- failed to meet minimum staffing requirements for a period of 40 days; and,
- failed to provide timely notification of a voucher theft to both the onsite Gaming Control Board staff and Pennsylvania State Police.
The Board also acted on petitions filed by OEC to ban three adults from all casinos in the Commonwealth for leaving minors unattended in order to engage in gaming activities:
- A male patron was placed on the Involuntary Exclusion List after leaving a 9-year-old unattended in a vehicle with an outside temperature of 49 degrees in the parking lot of Presque Isle Downs and Casino in Erie County for 3 minutes while he gambled in the sportsbook;
- A female patron was placed on the Involuntary Exclusion List after leaving three children, ages 4, 7, and 12, unattended in a vehicle with an outside temperature of 72 degrees in the parking lot of Presque Isle Downs and Casino in Erie County for 1 hour and 15 minutes while she gambled at slot machines; and,
- A female patron was placed on the Involuntary Exclusion List after leaving a 12-year-old unattended in a vehicle with an outside temperature of 50 degrees at the valet entrance at Hollywood Casino at Penn National Race Course for 15 minutes while she gambled at slot machines.
The Board’s actions serve as a reminder that adults are prohibited from leaving minors unattended in the parking lot or garage, a hotel, or other venues at a casino since it creates a potentially unsafe and dangerous environment for the children. Leaving minors unattended at a Pennsylvania casino also subjects the offending adult to criminal prosecution in addition to exclusion from all Pennsylvania casinos. To complement the efforts by casinos to mitigate this issue, the Board created an awareness campaign, “Don’t Gamble with Kids”.
EGBA Welcomes Confirmation Of Frankfurt As Seat Of New EU Anti-Money Laundering Authority
The European Gaming and Betting Association (EGBA), the association representing Europe’s leading gambling operators, welcomes the recent confirmation of Frankfurt as the seat of the new European Anti-Money Laundering Authority (AMLA). This agreement, reached by the EU institutions, creates a European anti-money laundering authority which will operate together with, and in addition to, the already existing national anti-money laundering (AML) authorities of the EU member states.
AMLA, which will commence operations in mid-2025 with over 400 staff members, will possess both direct and indirect supervisory powers over obligated entities, including the EU’s biggest financial institutions. With the power to intervene in cross-border cases, AMLA is expected to provide comprehensive guidance that further harmonises AML rules and their application, including creating a standardised reporting template for Suspicious Transaction Reports (STRs), which will greatly benefit various sectors, including gambling, by standardising reporting formats across EU countries.
The establishment of AMLA as a new authority is a fundamental part of the ongoing reform of the EU’s anti-money laundering framework, which is expected to be finalised and agreed by the EU institutions before the end of the current EU mandate in June 2024.
As the EU finalises the new AML legislative package, EGBA has developed industry-specific guidelines on anti-money laundering to help online gambling operators comply with the AML rules in the EU, including the upcoming EU AML Regulation. Developed collaboratively with our members, the guidelines offer a risk-based approach and include practical direction for operators in areas such as risk assessments, customer due diligence processes, suspicious transaction reporting, and record-keeping.
To ensure the effectiveness of the guidelines, EGBA members will engage in regular discussions on their implementation and are obliged to submit annual reports to EGBA summarising their progress. To promote transparency and accountability, these regular discussions and reporting will help to identify and address potential issues or areas for improvement in the guidelines and ensure they remain up to date with the latest developments. Other operators are invited to adopt the guidelines and participate in the reporting requirements.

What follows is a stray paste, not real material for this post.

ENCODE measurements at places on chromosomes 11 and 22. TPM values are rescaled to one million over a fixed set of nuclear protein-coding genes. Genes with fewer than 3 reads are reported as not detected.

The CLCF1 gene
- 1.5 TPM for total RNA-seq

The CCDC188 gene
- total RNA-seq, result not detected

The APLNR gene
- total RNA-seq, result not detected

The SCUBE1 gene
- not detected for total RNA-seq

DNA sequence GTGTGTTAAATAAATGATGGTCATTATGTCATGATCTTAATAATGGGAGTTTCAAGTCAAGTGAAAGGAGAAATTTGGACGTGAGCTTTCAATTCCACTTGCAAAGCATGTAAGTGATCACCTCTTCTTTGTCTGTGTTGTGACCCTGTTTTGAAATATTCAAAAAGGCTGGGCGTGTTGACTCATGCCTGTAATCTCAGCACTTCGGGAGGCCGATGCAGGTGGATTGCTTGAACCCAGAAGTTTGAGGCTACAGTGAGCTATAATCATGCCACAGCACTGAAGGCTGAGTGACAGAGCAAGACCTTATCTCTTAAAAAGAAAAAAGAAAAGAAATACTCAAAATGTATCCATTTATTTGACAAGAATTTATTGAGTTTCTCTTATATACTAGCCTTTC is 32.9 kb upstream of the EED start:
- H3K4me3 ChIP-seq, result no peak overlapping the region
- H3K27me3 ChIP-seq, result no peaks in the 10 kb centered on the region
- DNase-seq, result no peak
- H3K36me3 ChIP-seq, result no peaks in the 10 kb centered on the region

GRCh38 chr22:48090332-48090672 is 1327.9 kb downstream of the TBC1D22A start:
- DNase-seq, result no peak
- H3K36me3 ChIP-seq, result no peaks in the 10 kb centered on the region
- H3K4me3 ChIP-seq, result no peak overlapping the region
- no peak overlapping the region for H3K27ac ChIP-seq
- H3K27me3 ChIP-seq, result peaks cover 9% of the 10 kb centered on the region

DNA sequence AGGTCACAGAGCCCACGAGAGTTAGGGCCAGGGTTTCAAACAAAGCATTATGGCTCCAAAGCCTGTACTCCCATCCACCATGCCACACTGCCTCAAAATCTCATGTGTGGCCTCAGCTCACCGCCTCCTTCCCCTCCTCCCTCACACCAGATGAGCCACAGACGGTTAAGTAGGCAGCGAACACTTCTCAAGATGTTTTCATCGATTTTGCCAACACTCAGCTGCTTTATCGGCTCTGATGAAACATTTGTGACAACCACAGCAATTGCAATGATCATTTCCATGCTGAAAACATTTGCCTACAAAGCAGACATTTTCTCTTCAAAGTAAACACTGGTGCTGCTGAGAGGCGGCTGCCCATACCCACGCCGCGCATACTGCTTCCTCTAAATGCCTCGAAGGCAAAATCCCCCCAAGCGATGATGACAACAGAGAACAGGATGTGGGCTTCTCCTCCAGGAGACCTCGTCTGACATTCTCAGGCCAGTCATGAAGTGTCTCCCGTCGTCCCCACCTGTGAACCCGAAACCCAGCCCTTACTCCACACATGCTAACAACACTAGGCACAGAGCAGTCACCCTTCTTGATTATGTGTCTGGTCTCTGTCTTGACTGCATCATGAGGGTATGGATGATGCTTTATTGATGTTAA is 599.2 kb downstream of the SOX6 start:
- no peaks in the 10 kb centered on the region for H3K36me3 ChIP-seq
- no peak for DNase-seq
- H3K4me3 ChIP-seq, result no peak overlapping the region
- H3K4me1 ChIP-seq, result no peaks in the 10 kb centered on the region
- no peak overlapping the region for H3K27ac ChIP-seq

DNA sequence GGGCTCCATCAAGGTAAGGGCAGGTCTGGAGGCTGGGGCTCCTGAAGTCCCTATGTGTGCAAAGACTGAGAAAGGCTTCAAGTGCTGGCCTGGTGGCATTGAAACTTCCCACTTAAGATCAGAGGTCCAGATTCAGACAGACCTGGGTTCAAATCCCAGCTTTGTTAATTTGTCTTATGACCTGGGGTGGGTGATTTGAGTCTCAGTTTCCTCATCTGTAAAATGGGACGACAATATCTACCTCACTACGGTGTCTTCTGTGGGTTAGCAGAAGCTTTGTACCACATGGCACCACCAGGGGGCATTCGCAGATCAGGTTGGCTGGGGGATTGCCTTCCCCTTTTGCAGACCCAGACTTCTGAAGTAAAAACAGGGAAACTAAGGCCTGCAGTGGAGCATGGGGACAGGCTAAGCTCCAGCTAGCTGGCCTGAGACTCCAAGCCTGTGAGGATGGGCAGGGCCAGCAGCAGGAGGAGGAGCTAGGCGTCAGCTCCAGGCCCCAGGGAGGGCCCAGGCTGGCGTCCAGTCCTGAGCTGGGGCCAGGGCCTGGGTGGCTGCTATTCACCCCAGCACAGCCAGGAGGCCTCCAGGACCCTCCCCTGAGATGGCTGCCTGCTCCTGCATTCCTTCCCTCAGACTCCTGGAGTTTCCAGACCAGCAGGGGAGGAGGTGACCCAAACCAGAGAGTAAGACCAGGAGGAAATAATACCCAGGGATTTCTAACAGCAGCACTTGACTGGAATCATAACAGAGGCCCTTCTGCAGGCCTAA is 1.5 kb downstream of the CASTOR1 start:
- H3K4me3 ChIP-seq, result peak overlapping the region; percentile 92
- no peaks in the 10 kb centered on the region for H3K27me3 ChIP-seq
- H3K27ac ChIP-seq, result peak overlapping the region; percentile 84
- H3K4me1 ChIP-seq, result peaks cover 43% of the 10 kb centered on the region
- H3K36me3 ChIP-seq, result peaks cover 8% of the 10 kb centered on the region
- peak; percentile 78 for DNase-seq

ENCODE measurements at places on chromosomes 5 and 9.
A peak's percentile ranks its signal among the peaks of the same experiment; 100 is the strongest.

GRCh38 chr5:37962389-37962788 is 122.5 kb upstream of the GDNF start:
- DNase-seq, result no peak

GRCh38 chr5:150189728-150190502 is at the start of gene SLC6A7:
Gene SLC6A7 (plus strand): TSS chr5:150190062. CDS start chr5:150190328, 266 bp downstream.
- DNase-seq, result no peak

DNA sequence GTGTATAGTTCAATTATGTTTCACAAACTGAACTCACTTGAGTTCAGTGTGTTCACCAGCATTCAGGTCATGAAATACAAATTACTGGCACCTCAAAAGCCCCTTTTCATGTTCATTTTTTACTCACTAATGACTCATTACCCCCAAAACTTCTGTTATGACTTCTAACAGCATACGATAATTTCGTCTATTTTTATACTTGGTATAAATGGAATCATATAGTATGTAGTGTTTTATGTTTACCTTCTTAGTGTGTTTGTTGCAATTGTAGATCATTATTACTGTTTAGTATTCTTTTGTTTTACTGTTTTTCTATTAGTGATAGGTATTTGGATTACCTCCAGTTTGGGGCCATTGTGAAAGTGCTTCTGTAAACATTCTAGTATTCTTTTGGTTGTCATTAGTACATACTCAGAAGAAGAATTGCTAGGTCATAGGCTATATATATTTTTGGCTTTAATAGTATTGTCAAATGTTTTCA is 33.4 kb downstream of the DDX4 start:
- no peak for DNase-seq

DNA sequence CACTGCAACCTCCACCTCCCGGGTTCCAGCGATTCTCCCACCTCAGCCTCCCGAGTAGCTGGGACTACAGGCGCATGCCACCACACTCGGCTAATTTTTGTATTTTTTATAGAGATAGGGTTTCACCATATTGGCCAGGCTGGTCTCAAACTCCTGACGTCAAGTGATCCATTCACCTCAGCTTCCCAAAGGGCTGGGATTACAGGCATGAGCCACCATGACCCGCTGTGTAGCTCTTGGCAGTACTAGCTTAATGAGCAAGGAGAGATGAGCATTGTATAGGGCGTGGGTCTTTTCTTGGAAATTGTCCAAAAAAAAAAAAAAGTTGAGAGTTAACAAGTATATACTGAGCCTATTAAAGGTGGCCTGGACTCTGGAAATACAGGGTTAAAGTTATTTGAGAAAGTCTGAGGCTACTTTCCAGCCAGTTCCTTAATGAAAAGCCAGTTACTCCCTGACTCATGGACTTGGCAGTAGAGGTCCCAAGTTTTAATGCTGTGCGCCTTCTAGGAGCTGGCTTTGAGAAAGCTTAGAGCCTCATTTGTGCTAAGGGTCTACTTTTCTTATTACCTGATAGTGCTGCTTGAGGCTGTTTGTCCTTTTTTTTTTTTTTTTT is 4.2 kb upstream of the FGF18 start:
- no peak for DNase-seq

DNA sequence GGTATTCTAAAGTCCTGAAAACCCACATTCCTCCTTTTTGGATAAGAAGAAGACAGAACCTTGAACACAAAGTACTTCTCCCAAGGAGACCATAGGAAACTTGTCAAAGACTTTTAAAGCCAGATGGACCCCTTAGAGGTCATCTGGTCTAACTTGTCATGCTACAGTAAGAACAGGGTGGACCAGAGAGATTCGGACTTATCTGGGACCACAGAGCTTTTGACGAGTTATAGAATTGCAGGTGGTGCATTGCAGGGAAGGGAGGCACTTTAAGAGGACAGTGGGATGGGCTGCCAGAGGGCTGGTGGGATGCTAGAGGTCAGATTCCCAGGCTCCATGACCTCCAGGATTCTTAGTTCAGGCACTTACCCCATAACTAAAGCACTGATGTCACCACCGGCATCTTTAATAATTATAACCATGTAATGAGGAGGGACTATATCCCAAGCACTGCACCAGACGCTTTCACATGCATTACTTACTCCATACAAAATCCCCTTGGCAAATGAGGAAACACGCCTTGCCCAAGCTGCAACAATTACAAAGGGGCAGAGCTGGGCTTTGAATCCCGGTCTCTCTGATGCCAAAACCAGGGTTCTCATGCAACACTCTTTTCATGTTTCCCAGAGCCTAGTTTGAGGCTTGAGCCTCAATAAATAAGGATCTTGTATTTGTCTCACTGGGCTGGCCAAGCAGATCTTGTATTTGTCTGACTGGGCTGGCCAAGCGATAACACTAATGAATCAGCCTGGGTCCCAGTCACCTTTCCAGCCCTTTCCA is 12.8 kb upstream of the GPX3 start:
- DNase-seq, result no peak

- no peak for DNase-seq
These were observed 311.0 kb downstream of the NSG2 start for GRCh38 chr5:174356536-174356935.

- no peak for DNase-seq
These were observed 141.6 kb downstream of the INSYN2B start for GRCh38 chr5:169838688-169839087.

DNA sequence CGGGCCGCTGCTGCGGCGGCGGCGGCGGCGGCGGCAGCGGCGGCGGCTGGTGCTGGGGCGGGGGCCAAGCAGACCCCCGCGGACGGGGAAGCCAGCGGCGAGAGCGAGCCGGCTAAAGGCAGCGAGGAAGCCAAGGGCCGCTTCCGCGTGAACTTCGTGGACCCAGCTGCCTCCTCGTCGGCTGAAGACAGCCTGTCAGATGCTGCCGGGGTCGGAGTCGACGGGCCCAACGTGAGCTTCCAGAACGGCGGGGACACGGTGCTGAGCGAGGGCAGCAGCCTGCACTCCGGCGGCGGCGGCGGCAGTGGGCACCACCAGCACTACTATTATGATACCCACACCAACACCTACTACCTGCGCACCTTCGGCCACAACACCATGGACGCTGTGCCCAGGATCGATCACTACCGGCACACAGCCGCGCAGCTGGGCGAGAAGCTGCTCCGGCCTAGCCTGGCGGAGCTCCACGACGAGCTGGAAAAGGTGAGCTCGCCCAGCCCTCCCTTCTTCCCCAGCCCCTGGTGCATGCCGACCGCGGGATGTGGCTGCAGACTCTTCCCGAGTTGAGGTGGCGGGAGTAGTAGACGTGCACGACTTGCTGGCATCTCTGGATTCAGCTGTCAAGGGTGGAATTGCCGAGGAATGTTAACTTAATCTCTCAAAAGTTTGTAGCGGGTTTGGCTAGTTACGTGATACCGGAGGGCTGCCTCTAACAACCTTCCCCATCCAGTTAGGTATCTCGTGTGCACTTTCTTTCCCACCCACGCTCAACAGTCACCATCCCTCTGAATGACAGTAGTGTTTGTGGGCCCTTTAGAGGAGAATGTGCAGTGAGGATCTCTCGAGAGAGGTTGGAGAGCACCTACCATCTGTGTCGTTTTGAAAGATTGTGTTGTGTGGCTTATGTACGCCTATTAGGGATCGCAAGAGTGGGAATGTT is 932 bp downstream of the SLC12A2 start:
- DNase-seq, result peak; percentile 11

“We welcome Frankfurt as the chosen seat of the new European Anti-Money Laundering Authority. Given the city’s position as the centre of European finance, it is a logical choice. We look forward to collaborating with AMLA to ensure the representation of the gambling sector’s voice in future EU-level AML discussions and help contribute positively to the fight against money laundering. The standardisation of STRs will really benefit gambling operators, particularly those who operate in many countries, because there are currently many different reporting formats across EU member states. By implementing our AML guidelines, operators can also already be well positioned for the EU’s incoming AML rules and play their part in raising standards across the industry.” – Dr. Ekaterina Hartmann, Director of Legal and Regulatory Affairs, EGBA.
BOS Opposes Swedish Government’s Credit Card Ban
On Friday, the government came out with a proposal to ban the use of credit cards for gambling. The government is thus going against its own state investigation into the matter, the so-called Over-indebtedness Inquiry.
In a previous opinion, BOS has supported the Over-indebtedness Inquiry’s conclusion to continue allowing credit cards for gambling.
“It is sad that the government does not listen to its own expertise and instead proposes a ban on credit cards when gambling, contrary to what the government investigation has concluded. Interestingly, the government does not propose a corresponding credit card ban for the purchase of alcoholic beverages, which in Sweden is only offered by a retail monopoly owned and operated by the government itself,” Gustaf Hoffstedt said.
“The government is handing yet another competitive advantage to the unlicensed gambling market, which has a 41% market share when it comes to online casino. The risk is great that unlicensed gambling will overtake and gain a larger total market share than licensed gambling in 2024. The government needs to change focus and show that it is on the same side as the licensed gambling companies and the safeguarding of consumers,” Gustaf Hoffstedt added.